Recent statements by the chief of the Banks Board Bureau (BBB) that public-sector banks (PSBs) have a role in creating Indian infrastructure considering the support they have provided the sector over the last decade, merit discussion.
PSBs did assist in creating much-needed infrastructure, but the question remains at what cost and whether there are better avenues to fund the infrastructure in the future. The non-performing assets (NPAs) that the PSBs hold from the infrastructure sector clearly point towards the need for alternative financing mechanisms.
To put things in perspective, according to the Economic Survey 2017-18, the road sector alone has NPAs of Rs 36,596 crore. Given the shorter duration of liabilities of the PSBs, not all of them are structured to finance infrastructure. The need is to reduce their exposure to the infrastructure sector.
Firstly, the government needs to push for more Engineering, Procurement and Construction (EPC)-type projects as in the highway construction space, with the eventual aim of auctioning off the assets once operational. Given the issues around delayed permits, land acquisition and the lack of available construction financing, the government in an Indian context maybe better suited at infrastructure creation than the private sector in certain sectors.
The National Highways Authority of India (NHAI) has seen a significant push in highway construction based on the above assumptions. Auctioning operational assets to private investors creates value for the entire ecosystem.
The government needs to look at the Infrastructure Investment Trust (InvIT) vehicle and the fundamental reasons as to why the vehicle hasn’t been popular in India. For starters, the first two listings haven’t done well and this has discouraged other investors from using InvITs. Unless private infrastructure businesses in India start recycling assets using InvITs, it is hard to see how Indian infrastructure creation gathers momentum.
While the government is financing the creation of the new infrastructure to some extent, it is equally important for infrastructure businesses to create more efficient balance sheets using asset recycling and not through debt or equity issuance. At a fundamental level, infrastructure businesses need to reassess if their core competency is creating infrastructure assets and managing these assets or whether infrastructure businesses have a relatively low cost of funding their balance sheets?
The issues around NPAs and the relatively high cost of funding infrastructure businesses face clearly point towards the former. They need to innovate through specialising in asset development and management, while using private investors to generate capital through auctioning operational assets. A larger investor base in infrastructure will also ensure that asset prices, especially at the time of bidding, reflect economic value, therefore avoiding aggressive overbidding. Aggressive bidding of assets by private developers is one of the major causes of NPAs.
As PSBs slowly reduce their exposure to the infrastructure sector, businesses will do well to consolidate through mergers and acquisitions. This is a trend that is picking up with the likes of ReNew buying Ostro in the renewable energy space. What is worth noting is the significant capital that foreign private investors have deployed through ReNew in this deal.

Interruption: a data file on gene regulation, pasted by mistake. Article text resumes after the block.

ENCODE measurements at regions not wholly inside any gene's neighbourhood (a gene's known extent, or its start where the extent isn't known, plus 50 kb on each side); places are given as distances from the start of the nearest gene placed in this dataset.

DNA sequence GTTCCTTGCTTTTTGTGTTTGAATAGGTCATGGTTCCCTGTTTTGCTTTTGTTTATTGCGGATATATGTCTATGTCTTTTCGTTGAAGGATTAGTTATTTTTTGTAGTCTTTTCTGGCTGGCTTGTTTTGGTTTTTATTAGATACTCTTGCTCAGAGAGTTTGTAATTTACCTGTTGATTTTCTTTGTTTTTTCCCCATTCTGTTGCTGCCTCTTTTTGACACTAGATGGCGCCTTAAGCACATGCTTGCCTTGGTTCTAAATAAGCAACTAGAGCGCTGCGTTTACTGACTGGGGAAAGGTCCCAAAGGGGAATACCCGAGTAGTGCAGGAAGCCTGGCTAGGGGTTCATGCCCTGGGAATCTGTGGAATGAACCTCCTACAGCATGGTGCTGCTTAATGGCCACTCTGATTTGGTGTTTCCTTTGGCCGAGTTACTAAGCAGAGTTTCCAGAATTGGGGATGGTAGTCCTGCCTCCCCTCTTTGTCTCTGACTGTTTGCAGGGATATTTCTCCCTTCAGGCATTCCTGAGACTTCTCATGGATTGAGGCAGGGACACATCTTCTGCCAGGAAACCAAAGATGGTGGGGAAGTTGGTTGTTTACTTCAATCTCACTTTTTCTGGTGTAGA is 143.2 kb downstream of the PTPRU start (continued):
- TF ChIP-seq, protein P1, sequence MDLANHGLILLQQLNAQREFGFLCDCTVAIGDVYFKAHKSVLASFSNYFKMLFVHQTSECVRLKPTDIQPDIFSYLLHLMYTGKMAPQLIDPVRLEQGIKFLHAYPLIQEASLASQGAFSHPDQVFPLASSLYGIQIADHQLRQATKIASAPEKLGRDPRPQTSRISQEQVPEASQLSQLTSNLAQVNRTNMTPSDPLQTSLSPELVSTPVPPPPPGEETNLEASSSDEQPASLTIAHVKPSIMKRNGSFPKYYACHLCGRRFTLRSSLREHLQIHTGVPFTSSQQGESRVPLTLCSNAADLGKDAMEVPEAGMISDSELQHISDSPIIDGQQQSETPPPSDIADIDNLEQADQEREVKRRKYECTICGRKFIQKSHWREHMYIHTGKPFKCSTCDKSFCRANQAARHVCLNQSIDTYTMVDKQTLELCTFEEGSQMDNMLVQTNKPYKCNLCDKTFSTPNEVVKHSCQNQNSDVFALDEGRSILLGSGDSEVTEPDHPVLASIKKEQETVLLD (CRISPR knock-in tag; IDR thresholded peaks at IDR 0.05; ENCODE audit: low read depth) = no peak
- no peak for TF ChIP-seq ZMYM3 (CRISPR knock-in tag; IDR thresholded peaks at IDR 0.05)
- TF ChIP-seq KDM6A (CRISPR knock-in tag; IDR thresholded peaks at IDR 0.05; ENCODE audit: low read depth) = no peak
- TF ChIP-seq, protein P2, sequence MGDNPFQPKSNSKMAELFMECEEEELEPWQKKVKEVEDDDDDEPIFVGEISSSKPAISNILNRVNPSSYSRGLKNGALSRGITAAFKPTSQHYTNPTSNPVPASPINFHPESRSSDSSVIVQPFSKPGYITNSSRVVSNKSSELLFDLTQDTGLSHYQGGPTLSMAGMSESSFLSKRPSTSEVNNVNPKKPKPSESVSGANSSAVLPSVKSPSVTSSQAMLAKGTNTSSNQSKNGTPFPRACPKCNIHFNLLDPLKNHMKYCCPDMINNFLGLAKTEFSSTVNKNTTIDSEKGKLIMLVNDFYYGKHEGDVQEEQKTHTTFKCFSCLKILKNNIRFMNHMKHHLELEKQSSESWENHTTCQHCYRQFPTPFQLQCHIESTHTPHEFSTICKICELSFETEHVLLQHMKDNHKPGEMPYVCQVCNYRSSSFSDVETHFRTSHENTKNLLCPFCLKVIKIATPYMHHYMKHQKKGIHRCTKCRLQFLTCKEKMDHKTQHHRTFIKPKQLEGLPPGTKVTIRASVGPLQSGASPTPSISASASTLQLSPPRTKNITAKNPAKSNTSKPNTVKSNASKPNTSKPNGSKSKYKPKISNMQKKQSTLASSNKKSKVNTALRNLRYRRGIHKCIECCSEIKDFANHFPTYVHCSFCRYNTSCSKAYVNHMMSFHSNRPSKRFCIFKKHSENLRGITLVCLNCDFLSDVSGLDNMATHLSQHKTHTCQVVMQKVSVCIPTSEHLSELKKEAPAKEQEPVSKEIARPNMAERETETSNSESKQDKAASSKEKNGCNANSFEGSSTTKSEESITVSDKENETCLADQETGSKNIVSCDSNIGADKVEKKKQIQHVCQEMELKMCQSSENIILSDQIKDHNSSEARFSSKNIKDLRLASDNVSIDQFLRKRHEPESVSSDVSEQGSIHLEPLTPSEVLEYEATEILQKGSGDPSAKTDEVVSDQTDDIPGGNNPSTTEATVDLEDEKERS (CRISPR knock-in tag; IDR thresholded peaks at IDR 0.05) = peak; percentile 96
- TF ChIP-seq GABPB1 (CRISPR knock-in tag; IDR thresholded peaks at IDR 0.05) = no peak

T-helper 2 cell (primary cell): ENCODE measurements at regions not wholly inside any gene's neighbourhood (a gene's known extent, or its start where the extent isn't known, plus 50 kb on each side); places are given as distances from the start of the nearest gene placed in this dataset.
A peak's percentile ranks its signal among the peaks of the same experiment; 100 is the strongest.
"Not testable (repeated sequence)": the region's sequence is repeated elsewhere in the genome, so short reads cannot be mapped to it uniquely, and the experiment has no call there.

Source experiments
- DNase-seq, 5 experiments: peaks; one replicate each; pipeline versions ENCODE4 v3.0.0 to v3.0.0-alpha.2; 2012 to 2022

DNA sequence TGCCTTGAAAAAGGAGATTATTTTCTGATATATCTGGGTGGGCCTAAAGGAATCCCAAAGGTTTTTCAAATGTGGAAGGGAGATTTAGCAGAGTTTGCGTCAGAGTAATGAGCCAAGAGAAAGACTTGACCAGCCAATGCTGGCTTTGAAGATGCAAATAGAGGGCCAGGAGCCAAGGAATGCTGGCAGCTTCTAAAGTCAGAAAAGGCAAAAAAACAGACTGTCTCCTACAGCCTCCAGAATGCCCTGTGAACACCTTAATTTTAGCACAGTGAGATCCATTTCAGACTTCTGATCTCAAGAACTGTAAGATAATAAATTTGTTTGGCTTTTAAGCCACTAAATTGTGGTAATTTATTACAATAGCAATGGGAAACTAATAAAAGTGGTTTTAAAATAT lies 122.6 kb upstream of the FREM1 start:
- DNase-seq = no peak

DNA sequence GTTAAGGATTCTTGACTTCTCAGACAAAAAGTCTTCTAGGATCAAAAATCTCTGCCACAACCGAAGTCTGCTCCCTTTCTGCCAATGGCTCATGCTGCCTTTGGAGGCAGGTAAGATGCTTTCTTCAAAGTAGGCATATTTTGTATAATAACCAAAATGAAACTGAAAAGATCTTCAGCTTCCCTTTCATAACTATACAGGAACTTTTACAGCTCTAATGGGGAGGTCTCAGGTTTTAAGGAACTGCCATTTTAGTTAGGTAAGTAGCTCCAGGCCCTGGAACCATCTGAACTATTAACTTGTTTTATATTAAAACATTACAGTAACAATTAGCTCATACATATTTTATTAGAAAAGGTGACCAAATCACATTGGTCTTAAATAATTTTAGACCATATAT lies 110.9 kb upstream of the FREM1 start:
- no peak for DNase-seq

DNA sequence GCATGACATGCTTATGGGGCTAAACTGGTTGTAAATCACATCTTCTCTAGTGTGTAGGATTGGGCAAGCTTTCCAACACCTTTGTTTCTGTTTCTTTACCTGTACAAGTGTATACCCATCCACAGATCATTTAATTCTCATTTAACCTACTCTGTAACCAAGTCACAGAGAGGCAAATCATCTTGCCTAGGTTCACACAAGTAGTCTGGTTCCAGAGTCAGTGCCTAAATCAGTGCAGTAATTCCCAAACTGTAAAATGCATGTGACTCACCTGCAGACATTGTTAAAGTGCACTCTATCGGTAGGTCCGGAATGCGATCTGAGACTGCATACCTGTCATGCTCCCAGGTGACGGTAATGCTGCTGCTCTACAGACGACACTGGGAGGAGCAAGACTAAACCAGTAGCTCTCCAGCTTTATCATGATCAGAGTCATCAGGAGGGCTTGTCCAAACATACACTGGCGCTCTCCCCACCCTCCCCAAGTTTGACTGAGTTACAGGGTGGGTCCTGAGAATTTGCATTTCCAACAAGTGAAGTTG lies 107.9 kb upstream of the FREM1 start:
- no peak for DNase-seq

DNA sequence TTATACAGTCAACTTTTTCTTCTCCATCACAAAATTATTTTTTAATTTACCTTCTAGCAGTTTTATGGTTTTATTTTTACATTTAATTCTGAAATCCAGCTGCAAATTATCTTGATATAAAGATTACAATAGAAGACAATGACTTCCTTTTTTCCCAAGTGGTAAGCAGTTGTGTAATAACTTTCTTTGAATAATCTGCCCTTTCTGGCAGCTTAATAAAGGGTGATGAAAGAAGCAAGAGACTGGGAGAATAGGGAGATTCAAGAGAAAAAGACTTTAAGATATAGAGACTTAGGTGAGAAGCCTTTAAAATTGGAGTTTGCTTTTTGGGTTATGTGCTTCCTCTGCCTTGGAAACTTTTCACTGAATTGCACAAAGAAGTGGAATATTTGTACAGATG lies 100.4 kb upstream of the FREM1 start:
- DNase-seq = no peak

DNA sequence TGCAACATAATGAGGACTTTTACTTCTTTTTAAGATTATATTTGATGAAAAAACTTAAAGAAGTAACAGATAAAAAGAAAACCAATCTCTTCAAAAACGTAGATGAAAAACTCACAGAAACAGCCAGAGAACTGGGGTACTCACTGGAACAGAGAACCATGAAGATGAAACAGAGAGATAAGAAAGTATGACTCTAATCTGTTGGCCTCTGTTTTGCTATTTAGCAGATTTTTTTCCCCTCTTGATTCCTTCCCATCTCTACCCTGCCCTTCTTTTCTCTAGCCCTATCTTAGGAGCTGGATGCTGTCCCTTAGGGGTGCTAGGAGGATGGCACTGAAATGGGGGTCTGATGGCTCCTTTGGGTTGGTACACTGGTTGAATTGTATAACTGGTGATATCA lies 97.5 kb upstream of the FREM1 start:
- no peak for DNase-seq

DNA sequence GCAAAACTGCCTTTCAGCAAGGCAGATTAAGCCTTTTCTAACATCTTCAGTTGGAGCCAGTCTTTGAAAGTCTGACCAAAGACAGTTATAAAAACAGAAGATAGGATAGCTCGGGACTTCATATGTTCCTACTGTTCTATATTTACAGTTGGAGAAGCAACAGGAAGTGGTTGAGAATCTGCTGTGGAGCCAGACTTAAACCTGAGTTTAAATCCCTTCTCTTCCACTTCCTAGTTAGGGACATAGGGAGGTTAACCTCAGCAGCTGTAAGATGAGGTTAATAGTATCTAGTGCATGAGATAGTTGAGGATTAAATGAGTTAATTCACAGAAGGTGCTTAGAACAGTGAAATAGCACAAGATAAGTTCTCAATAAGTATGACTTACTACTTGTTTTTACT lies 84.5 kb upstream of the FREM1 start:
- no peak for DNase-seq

Such deals across the infrastructure sector would help strengthen balance sheets, create economies of scale and allow investors to both enter and exit investments. As infrastructure looks at new avenues of financing and as PSBs reduce their exposure to the sector, consolidation is a trend that we should see more of.
The PSBs cannot be completely removed from the financing spectrum of Indian infrastructure, because of the large amount of financing — pegged at $4.5 trillion by the Economic Survey — required. However, the PSBs will need a fundamental change to be able to finance infrastructure better. They will have to consolidate significantly.
It makes little sense for infrastructure projects to raise financing from a consortium of PSBs when all these PSBs are essentially backed by the government, albeit with different proportion of shareholdings. Having fewer PSBs will mean that a centralised lending window operates, therefore focusing more on project quality and corporate governance.
In summary, PSBs should reduce their exposure to the infrastructure sector — if not completely avoid the sector. The process of change will be gradual and the stability of the sector needs to be kept in mind. Both the government and private companies need to embrace their role as creators of new infrastructure. Institutions such as NHAI in the government and companies such as Global Logistic Properties (GLP) from China provide a good template for organisations to create operational assets and then recycle them to fund new assets.
In addition, consolidation is required within both infrastructure businesses and PSBs to create more efficient balance sheets and improved lending standards. One must acknowledge the role played by PSBs in the creation of infrastructure, but it is equally important to realise that the old way of working isn’t ideal for the future.
(Taponeel Mukherjee heads Development Tracks, an infrastructure advisory firm. Views expressed are personal. He can be contacted at [email protected] or @Taponeel on Twitter)